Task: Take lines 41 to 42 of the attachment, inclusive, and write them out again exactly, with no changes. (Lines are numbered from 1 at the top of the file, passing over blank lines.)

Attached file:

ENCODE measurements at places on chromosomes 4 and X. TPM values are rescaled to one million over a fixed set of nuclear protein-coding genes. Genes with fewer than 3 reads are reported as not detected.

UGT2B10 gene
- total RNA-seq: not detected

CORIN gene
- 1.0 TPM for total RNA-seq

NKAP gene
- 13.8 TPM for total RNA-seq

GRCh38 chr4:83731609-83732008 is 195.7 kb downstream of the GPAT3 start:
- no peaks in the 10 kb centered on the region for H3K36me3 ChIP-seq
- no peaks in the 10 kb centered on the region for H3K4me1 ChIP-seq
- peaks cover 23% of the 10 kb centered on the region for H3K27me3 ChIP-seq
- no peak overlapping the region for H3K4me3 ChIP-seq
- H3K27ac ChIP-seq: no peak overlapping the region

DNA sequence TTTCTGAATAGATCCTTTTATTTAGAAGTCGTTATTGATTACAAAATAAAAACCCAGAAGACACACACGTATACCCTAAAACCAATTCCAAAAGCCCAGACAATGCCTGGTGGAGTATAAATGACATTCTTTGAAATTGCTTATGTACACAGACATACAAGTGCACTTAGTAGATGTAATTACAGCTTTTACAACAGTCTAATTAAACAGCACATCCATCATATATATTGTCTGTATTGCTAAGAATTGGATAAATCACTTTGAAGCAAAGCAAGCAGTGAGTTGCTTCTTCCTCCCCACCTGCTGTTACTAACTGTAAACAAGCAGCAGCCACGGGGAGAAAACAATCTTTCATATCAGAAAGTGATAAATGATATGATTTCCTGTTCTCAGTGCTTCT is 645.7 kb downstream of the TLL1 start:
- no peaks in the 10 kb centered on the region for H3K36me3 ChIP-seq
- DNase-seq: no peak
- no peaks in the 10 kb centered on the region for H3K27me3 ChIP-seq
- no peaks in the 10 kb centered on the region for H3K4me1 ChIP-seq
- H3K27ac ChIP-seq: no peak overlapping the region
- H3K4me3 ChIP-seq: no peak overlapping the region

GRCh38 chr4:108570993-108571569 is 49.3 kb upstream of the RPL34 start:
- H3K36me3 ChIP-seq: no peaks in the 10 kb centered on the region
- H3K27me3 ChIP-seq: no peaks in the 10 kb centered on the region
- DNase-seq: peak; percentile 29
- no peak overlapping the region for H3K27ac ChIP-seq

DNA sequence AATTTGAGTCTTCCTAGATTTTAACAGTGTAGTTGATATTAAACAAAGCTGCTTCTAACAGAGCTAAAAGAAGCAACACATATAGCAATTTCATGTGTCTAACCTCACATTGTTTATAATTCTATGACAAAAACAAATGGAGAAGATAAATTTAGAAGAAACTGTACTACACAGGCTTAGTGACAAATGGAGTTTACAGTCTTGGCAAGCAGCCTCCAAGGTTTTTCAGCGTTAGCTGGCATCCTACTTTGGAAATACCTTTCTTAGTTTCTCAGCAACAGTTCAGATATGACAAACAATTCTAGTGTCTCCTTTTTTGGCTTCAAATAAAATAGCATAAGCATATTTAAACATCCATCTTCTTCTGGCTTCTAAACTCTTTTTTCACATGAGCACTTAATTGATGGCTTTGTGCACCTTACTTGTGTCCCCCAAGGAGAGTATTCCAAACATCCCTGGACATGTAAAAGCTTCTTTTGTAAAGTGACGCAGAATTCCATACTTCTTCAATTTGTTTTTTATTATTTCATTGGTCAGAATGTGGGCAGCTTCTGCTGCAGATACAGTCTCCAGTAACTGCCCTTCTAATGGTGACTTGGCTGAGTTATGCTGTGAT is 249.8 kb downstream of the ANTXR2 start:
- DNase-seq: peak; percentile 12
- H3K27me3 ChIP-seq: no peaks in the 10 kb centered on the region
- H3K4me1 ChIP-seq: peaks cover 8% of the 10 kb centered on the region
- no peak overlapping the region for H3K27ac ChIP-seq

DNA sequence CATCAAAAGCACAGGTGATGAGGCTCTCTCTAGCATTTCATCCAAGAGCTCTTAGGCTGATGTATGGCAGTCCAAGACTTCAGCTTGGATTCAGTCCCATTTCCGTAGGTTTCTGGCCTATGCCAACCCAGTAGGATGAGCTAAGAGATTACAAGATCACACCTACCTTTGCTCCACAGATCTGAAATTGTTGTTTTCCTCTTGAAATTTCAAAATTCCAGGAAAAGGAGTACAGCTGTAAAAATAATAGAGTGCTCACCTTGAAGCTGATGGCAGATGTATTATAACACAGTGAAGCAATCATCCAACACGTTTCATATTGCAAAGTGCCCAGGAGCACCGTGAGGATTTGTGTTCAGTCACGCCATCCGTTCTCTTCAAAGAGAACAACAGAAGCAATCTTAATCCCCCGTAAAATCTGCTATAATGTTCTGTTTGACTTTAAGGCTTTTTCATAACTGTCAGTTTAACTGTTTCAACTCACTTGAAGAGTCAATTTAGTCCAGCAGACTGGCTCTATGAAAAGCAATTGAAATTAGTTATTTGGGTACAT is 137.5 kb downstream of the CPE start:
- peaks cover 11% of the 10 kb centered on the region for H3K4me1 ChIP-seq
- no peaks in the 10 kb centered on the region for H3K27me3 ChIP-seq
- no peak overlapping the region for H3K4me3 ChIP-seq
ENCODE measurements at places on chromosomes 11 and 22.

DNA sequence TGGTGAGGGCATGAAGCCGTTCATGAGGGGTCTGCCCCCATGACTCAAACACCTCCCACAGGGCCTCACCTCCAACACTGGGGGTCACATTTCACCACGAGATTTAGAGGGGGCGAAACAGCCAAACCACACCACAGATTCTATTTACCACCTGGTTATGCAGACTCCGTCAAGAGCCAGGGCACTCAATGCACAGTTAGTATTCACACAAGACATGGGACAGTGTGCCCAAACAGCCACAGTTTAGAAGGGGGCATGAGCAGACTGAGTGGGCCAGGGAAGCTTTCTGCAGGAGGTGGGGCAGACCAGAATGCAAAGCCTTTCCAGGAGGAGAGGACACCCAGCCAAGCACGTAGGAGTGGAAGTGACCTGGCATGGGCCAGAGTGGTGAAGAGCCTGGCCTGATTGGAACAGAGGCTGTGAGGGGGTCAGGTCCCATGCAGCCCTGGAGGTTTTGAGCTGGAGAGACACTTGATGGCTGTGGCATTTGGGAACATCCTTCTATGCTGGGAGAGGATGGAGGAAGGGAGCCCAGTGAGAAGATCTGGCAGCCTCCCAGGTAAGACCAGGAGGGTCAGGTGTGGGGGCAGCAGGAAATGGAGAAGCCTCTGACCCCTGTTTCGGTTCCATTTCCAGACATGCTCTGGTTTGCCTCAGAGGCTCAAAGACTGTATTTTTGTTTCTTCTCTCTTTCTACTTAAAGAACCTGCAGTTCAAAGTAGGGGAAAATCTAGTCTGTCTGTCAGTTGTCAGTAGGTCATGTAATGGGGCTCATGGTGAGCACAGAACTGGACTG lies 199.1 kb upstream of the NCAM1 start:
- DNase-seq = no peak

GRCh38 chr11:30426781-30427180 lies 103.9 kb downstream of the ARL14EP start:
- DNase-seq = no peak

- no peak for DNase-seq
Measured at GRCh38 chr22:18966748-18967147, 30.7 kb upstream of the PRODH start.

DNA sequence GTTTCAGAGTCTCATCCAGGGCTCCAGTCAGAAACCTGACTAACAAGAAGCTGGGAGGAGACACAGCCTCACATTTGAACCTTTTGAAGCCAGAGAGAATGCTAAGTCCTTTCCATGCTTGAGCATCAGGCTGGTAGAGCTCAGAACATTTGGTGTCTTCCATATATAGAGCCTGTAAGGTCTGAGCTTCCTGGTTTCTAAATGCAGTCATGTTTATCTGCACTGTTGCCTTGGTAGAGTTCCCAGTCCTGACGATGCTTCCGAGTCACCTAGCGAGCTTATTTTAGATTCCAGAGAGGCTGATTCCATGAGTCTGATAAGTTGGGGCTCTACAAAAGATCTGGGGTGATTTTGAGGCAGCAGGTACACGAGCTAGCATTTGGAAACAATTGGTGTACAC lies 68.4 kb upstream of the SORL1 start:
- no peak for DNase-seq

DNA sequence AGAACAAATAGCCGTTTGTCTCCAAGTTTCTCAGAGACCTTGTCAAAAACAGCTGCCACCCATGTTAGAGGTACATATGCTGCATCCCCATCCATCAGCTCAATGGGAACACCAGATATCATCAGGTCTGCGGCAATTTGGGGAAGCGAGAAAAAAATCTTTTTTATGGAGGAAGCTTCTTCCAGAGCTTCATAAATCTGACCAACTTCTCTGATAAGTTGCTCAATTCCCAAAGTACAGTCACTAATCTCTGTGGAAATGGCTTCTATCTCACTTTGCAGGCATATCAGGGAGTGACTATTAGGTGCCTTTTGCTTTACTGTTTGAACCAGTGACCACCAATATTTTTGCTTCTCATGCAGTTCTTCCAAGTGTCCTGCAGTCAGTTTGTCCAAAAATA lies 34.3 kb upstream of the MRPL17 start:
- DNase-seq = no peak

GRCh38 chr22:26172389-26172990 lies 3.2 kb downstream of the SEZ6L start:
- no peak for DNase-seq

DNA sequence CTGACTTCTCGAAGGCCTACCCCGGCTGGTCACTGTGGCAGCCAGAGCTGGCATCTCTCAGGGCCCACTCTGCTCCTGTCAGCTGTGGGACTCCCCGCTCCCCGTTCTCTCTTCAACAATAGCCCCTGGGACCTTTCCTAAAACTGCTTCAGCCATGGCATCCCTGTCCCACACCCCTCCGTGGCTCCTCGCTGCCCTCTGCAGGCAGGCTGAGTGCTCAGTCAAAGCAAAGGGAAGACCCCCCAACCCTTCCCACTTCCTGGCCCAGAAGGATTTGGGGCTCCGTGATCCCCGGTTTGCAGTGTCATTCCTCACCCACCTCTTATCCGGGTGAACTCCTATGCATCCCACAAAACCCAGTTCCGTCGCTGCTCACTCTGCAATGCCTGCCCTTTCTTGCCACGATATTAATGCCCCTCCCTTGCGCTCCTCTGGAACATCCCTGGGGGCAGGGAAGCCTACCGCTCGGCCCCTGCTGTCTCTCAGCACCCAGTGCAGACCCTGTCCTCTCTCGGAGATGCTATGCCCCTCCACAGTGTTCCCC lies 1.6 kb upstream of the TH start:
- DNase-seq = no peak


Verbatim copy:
Measured at GRCh38 chr22:18966748-18967147, 30.7 kb upstream of the PRODH start.

DNA sequence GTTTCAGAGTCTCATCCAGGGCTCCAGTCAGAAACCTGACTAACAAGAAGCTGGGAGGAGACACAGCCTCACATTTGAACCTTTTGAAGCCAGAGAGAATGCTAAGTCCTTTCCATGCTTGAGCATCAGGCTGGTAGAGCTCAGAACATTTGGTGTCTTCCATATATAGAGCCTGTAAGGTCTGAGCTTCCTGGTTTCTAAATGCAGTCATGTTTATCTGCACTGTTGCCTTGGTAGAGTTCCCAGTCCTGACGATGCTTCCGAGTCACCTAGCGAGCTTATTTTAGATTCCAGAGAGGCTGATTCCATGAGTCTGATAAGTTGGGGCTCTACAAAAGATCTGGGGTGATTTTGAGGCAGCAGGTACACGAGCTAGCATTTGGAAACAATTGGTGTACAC lies 68.4 kb upstream of the SORL1 start: